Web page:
Nothing Is What It Seems: Dutch Art of the Golden Age
Faculty of Humanities
16 July 2018
27 July 2018
Utrecht, The Netherlands
In this course you will embark on a fascinating journey where nothing is what it seems: an innocent bouquet of flowers hides a forbidden religious message, a happy family, where everyone is singing and laughing, turns out to be a warning against an undisciplined lifestyle, and a gorgeously dressed couple locked in a calm embrace are actually rigid with heart-breaking melancholy. Upon completion of this highly interactive course you will have gained a profound insight into the many layers of these seemingly realistic artworks, the true meaning of which critics do not agree about to this very day.
Download the day-to-day programme (PDF)
"Nice clouds,” critics would say, “But really, it isn’t quite art with a capital A, is it?” Until recently, Dutch Art of the Golden Age was seen as technically good, but not very interesting. It was just too realistic, where was the artistic imagination?
Today, this opinion on Dutch art has changed and the value of Golden Age artworks has soared. So what is the true meaning behind all these landscapes, seascapes, portraits and still lifes that look so real that you can feel the sea-breeze and smell the grapes?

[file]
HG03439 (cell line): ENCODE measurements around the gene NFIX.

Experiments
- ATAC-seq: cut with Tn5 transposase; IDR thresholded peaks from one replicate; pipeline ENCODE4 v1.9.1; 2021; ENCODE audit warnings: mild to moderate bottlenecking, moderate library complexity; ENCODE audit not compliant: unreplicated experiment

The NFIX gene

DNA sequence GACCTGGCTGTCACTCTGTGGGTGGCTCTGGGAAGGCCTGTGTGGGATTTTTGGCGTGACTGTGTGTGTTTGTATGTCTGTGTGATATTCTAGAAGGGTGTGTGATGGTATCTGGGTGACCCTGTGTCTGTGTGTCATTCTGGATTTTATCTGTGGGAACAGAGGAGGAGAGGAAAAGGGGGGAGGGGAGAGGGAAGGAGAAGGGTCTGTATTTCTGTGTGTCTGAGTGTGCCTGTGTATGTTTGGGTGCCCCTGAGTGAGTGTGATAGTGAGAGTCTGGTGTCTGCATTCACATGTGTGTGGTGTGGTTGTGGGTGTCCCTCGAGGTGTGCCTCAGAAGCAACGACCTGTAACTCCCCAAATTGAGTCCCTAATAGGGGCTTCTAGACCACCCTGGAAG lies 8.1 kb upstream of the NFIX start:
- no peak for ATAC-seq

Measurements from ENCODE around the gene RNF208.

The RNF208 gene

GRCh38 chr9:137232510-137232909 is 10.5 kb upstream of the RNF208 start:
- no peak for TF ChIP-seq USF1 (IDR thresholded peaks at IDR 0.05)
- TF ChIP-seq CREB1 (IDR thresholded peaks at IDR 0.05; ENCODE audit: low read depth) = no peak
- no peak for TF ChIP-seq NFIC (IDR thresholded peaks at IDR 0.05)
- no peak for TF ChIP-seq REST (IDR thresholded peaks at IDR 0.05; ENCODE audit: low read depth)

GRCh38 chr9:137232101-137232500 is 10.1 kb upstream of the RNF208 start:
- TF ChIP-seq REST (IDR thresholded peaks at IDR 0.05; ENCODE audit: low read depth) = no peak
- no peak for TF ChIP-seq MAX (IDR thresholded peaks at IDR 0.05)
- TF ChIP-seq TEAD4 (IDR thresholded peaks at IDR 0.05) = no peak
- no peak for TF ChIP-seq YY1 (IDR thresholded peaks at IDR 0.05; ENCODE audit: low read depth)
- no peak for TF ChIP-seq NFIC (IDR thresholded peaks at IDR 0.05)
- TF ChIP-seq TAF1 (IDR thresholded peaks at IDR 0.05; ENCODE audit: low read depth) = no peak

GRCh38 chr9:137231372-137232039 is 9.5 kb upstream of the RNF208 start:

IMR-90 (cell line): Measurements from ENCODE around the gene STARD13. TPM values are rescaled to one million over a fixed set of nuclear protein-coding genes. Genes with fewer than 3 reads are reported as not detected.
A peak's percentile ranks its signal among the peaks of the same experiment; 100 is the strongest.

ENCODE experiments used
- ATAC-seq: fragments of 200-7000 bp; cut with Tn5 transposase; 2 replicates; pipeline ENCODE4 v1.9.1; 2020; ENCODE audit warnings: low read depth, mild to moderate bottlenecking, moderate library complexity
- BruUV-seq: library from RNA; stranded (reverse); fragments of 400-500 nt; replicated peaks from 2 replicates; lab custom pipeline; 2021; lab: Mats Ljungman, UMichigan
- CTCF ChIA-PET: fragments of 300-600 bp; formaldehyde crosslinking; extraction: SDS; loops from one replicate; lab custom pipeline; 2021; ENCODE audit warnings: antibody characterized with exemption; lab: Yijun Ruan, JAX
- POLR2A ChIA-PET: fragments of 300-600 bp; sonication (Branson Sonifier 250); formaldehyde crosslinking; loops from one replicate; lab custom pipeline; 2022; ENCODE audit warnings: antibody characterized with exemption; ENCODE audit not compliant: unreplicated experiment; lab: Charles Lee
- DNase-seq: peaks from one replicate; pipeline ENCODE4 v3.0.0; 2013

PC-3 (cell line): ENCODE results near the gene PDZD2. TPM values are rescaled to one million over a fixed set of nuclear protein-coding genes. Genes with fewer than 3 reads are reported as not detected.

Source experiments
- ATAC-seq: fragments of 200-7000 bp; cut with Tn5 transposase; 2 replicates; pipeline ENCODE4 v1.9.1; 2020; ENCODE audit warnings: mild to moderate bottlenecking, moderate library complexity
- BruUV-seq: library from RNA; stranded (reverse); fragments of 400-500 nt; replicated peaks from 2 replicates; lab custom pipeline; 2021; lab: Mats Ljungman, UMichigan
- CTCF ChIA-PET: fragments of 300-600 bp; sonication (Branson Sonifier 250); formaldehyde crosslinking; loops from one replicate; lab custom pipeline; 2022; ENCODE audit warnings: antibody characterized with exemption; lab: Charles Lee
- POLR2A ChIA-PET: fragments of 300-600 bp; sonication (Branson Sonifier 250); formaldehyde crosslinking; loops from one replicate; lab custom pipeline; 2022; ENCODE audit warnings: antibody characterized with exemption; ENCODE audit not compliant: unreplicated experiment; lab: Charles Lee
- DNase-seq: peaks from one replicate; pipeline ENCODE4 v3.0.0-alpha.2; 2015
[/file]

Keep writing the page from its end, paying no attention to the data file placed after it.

Upon completion of this highly interactive course, you will have seen many highlights from the 16th and 17th century, you will be able to recognise the main painters, you have become confident in recognising, discussing and analysing a modern Dutch artwork and sharing your ideas with your peers.
Join us on this interactive journey, with daily excursions. Travel and entrance to museums are included in the course fee.
Marrigje Paijmans, PhD
Adele-Marie Dzidzaria-Kööp, MPhil
Gives students a broad overview of Dutch Art of the 16th and 17th century through the exploration of culture, daily life, academic approaches, excursions and case-studies.
Approximately 40 contact hours.
The course combines many elements, from workshops to excursions, and no day is the same.
Typically, the morning part of the programme takes place in a classroom, which could be a lecture, or a seminar where you ask questions and explore the topic in the group. You may also find yourself in a panel discussion, defending a particular approach to art or painting your own masterpiece in a workshop exploring Modern or Golden Age artistic techniques.
The afternoon (and sometimes the entire day) is devoted to museum visits. Variation is ensured by going into the museum in small groups, bigger groups or on your own, sometimes with an assignment other times by spontaneous discussion.
During these excursions, we devote time to both the factual and technical aspects of the painting, as well as the more personal and subjective ones, so that by the end, you will have explored the paintings in many dynamic ways. Hidden meanings, unexpected techniques, your peers’ opinions or your own may surprise you and change and broaden your perception of the artworks again and again.
Utrecht Summer School
Utrecht Summer School
+31 30 253 4400
12 July 2018